Metro Vancouver won’t give the neighbouring Fraser Valley Regional District an observer on an expert panel overseeing plans to build a new garbage incinerator.
Instead, the Metro regional district will set up a political liaison committee with Fraser Valley officials to counter their complaints of inadequate consultation over the waste-to-energy strategy.
The FVRD board in December demanded a seat on the expert panel, which is providing independent advice to guide the procurement process now underway.
But Metro reps essentially don’t trust that their counterparts to the east – who strongly oppose garbage incineration over air pollution concerns – won’t simply use the position to sabotage the entire process.
“There have to be a confidential conversations between those experts,” said Metro zero waste committee chair Malcolm Brodie, the mayor of Richmond. “That’s a very technical aspect of the problem that they’re dealing with and not a political one.”
Metro staff have met with the FVRD nine times, Brodie said.
And the zero waste committee has also invited Fraser Valley reps to meet with them but FVRD board chair Sharon Gaetz rejected that as not providing meaningful consultation as ordered by the province.
Instead, the waste committee agreed Thursday to form a separate political liaison committee to directly meet with FVRD reps to try to address their concerns.
There isn’t much optimism that any minds will be changed, after years of highly public spats between the two regions over incineration.
“I know it will be an unpleasant experience,” said Burnaby Mayor Derek Corrigan, who predicts the FVRD will use every opportunity to derail Metro’s decision to build new waste-to-energy capacity and stop trucking trash to the Cache Creek regional landfill.
Most Metro directors reject the FVRD’s belief that incineration cannot be done without worsening pollution and harming the Valley.
“I’m worried that by us being so respectful of our political colleagues we add legitimacy to an idea that is ridiculous and absurd,” said Corrigan, who voted against the new committee.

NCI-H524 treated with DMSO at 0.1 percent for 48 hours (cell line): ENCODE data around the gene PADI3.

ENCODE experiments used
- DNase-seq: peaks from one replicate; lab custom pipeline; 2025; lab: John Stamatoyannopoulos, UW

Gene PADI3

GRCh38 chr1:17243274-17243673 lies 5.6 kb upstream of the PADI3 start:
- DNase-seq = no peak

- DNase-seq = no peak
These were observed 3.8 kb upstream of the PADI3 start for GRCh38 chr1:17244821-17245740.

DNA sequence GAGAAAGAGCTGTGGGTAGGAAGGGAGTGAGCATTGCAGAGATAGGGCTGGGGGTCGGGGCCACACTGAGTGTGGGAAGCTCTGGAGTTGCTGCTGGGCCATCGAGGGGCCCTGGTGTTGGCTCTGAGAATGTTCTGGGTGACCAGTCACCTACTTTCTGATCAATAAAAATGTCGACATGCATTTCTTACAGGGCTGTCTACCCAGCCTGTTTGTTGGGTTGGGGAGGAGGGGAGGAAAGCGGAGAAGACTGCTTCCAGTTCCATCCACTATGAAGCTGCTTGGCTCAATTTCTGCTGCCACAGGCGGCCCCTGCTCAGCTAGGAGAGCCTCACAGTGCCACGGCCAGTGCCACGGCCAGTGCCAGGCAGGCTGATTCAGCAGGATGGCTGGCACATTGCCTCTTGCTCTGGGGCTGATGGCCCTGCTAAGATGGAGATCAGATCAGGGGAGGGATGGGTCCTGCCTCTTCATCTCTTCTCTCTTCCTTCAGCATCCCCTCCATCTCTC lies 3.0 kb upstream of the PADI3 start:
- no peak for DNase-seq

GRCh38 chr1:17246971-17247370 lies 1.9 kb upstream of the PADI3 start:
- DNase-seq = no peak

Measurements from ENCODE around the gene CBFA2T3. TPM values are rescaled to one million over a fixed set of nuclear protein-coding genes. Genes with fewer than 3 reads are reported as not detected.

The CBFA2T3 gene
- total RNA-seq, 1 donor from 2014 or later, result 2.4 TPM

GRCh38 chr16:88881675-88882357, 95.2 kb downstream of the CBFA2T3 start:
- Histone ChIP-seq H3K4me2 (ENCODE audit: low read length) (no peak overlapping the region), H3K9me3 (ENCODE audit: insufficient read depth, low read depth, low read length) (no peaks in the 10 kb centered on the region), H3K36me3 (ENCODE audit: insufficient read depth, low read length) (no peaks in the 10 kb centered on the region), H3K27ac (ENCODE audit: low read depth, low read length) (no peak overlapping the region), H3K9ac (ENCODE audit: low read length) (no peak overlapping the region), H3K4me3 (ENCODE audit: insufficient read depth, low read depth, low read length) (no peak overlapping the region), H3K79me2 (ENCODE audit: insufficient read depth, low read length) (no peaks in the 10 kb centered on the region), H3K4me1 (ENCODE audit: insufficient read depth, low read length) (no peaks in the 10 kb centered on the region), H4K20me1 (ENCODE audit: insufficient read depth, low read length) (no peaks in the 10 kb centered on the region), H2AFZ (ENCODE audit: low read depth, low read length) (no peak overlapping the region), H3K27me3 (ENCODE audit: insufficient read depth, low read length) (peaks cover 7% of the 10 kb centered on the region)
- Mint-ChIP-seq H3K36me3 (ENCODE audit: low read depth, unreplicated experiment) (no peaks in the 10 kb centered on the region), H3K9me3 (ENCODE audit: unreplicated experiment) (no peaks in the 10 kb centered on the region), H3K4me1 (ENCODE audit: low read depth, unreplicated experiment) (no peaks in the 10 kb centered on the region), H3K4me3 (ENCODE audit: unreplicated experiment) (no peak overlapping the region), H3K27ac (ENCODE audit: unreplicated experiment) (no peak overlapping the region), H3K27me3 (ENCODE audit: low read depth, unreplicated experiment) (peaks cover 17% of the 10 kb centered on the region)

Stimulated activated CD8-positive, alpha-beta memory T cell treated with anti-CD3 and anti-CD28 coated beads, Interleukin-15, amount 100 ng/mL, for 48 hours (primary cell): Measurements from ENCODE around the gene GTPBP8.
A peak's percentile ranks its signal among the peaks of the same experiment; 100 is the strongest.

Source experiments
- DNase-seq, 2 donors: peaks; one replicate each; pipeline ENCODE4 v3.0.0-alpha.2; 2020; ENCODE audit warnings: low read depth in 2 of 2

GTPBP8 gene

He accused Valley politicians of using the issue as a platform for “self-aggrandizement.”
If the Fraser Valley were truly concerned about pollution, he said, it should fight Kinder Morgan’s pipeline expansion plan that will bring an estimated 400 tankers per year steaming into the port.
“It doesn’t matter what we say,” added Langley City Coun. Gayle Martin. “They don’t want us to have one.”
Brodie said the FVRD must accept that Metro has provincial approval through its solid waste plan to expand waste-to-energy capacity and that the only issue is how and where it’s done.
“Whether people like it or not, that decision has been made,” he said.
Vancouver Coun. Andrea Reimer said more effort with the FVRD is worthwhile, if only because provincial environment ministry approval of the final project may rest on how well Metro consulted its neighbours.
Abbotsford Coun. Patricia Ross said she’s disappointed the FVRD is barred from the expert panel.
“I see absolutely no problem with us being able to observe,” she said. “It’s yet another block to sincere and honest consultation.”
Ross said a key question is whether a new incinerator is built in Metro Vancouver or at an out-of-region site, such as Vancouver Island, in which case the FVRD has no objections.
Metro aims to have a new waste-to-energy plant – or perhaps multiple plants – built by 2018.
Potential sites both in and outside the region are to be proposed this summer and made public by fall.
Meanwhile, Metro is currently calling for prospective partners to table their credentials and what type of waste-to-energy technology they’d use.
Thirty-three firms expressed initial interest and they must respond to Metro’s request for qualifications by Feb. 14 if they want to advance in the multi-stage procurement process.
The province has ordered Metro to engage in one year of consultations with the FVRD once potential sites are identified, followed by a decision on a final bidder in 2015.